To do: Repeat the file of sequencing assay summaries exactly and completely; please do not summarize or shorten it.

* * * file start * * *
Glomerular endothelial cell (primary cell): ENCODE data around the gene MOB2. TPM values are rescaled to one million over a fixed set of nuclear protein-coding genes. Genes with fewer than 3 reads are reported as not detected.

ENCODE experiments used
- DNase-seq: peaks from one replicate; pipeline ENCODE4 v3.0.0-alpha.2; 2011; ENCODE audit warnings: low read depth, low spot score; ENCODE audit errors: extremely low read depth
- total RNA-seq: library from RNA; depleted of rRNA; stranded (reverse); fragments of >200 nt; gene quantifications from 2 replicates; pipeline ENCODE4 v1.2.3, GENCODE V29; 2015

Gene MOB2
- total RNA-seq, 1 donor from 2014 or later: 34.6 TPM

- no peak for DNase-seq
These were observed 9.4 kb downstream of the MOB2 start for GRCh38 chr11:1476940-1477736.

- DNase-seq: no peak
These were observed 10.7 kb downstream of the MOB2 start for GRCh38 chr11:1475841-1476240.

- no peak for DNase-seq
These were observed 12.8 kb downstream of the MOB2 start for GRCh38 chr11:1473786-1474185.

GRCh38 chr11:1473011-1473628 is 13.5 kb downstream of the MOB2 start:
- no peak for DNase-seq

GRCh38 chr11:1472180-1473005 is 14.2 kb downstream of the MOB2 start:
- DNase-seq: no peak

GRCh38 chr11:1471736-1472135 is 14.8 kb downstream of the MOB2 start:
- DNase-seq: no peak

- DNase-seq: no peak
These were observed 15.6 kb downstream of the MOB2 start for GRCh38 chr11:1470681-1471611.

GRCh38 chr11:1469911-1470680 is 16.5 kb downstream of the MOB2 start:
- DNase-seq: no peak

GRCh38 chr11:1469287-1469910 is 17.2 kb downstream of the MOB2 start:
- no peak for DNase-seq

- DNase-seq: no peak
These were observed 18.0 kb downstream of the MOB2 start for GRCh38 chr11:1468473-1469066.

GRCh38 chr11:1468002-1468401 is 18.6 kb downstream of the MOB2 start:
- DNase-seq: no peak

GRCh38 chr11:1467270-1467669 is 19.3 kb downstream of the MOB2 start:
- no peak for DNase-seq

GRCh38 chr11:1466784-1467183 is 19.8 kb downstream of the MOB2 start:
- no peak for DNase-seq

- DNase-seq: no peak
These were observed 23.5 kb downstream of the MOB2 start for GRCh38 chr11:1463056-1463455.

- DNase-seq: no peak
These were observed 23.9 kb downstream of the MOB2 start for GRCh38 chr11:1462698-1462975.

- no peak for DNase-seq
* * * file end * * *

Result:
Glomerular endothelial cell (primary cell): ENCODE data around the gene MOB2. TPM values are rescaled to one million over a fixed set of nuclear protein-coding genes. Genes with fewer than 3 reads are reported as not detected.

ENCODE experiments used
- DNase-seq: peaks from one replicate; pipeline ENCODE4 v3.0.0-alpha.2; 2011; ENCODE audit warnings: low read depth, low spot score; ENCODE audit errors: extremely low read depth
- total RNA-seq: library from RNA; depleted of rRNA; stranded (reverse); fragments of >200 nt; gene quantifications from 2 replicates; pipeline ENCODE4 v1.2.3, GENCODE V29; 2015

Gene MOB2
- total RNA-seq, 1 donor from 2014 or later: 34.6 TPM

- no peak for DNase-seq
These were observed 9.4 kb downstream of the MOB2 start for GRCh38 chr11:1476940-1477736.

- DNase-seq: no peak
These were observed 10.7 kb downstream of the MOB2 start for GRCh38 chr11:1475841-1476240.

- no peak for DNase-seq
These were observed 12.8 kb downstream of the MOB2 start for GRCh38 chr11:1473786-1474185.

GRCh38 chr11:1473011-1473628 is 13.5 kb downstream of the MOB2 start:
- no peak for DNase-seq

GRCh38 chr11:1472180-1473005 is 14.2 kb downstream of the MOB2 start:
- DNase-seq: no peak

GRCh38 chr11:1471736-1472135 is 14.8 kb downstream of the MOB2 start:
- DNase-seq: no peak

- DNase-seq: no peak
These were observed 15.6 kb downstream of the MOB2 start for GRCh38 chr11:1470681-1471611.

GRCh38 chr11:1469911-1470680 is 16.5 kb downstream of the MOB2 start:
- DNase-seq: no peak

GRCh38 chr11:1469287-1469910 is 17.2 kb downstream of the MOB2 start:
- no peak for DNase-seq

- DNase-seq: no peak
These were observed 18.0 kb downstream of the MOB2 start for GRCh38 chr11:1468473-1469066.

GRCh38 chr11:1468002-1468401 is 18.6 kb downstream of the MOB2 start:
- DNase-seq: no peak

GRCh38 chr11:1467270-1467669 is 19.3 kb downstream of the MOB2 start:
- no peak for DNase-seq

GRCh38 chr11:1466784-1467183 is 19.8 kb downstream of the MOB2 start:
- no peak for DNase-seq

- DNase-seq: no peak
These were observed 23.5 kb downstream of the MOB2 start for GRCh38 chr11:1463056-1463455.

- DNase-seq: no peak
These were observed 23.9 kb downstream of the MOB2 start for GRCh38 chr11:1462698-1462975.

- no peak for DNase-seq